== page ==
The ANJC is dedicated to promoting Justice through culturally based advocacy, prevention and intervention. As a founding member of Alaska Native Woman’s Sexual Assault Committee, Denise uses her BS in Justice to promote social justice initiatives and victim’s rights. Breast Cancer Awareness has the Pink ribbon and is instantly recognizable while the Purple (domestic violence) and Teal (sexual assault) ribbons with a feather entwined is an idea called “The Ribbon and The Feather”. It is a way to validate survivors, raise awareness and represents Indigenous peoples strength, hope and freedom. Their guiding idea is “Find your voice, Find your Way” that creates the spark that ignites Hope in the hearts of the people. Where the person begins to understand how ‘find your way’ means they do have the choice of which path they choose and they take control of their lives in a meaningful way.

The idea behind the Alaska Native Justice Center (ANJC) is one of a restorative standpoint where you look at the whole picture as a unit to understand problems such as underage drinking. Where understanding how the legal system is punitive based and creates the “revolving door” where a person becomes a repeat offender without ever solving the things that led to this in the first place. To change this Denise, through the ANJC, created an initiative where you search for the reasons behind the actions to find solutions that are real and effective and lasting. Where the community works together as a whole; as our customs and traditions value. In showing them how it works the person becomes involved in the process, which is the goal of the ANJC, by empowering the person they can become an active member in finding the solutions. As President of the ANJC, Denise is in the unique position of putting her thoughts into actions that help the community as a whole.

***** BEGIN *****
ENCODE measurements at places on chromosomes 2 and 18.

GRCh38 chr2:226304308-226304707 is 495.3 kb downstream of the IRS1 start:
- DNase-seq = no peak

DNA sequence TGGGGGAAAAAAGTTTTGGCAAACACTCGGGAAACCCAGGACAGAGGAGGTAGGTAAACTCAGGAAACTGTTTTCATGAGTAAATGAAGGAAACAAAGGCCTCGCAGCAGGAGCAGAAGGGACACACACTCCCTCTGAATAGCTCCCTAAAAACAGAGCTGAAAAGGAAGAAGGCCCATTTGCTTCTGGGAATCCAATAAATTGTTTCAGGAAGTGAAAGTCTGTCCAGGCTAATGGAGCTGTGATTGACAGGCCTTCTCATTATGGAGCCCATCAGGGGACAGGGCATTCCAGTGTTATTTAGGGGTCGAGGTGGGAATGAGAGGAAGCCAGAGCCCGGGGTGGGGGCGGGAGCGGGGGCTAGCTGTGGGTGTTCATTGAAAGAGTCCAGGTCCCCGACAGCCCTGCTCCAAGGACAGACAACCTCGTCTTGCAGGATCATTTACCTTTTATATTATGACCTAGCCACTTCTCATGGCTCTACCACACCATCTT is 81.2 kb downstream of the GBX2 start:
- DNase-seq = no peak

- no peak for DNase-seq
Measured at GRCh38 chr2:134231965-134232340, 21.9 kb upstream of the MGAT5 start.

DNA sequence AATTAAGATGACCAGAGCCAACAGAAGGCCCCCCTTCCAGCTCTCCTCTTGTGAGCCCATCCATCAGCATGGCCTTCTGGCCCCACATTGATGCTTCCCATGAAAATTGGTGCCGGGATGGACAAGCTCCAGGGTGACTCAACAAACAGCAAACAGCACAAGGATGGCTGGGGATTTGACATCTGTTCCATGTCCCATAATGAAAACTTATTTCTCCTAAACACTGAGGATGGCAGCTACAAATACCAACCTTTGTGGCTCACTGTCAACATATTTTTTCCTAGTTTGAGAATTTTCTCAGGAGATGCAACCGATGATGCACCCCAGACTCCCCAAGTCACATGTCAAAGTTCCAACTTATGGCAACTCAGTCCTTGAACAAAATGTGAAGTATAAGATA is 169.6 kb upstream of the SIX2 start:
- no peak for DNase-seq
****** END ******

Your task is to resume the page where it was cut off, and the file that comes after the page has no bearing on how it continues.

The statistics show that the problems in Alaska are not only epidemic for the indigenous community but place us either at the top or very close as a State when compared nationally. In searching for real and lasting solutions Denise was a member of federal task force that came up with the upcoming “Tribal Law and Order” Bill as a solution. It gives power to local Tribal leaders in a way that will have a real impact for the community. Being Federal it will supersede state law and allow the Tribal leaders and the community to be directly involved in not only enforcing the laws but in prevention and intervention. Denise believes in collaborating with other groups and agencies and sharing solutions and ideas and finding real ways to help the community as a whole. She believes in being involved and her passion for Social Justice has led her to join many other groups such as the Alaska Network on Domestic Violence and Sexual Assault, Domestic Violence Prevention Enhancement and leadership through Alliances (DELTA)and Standing Together Against Rape (STAR) to help change the fact that statistically more then 1 out of 3 of Alaska and American Indigenous woman will be raped in her lifetime.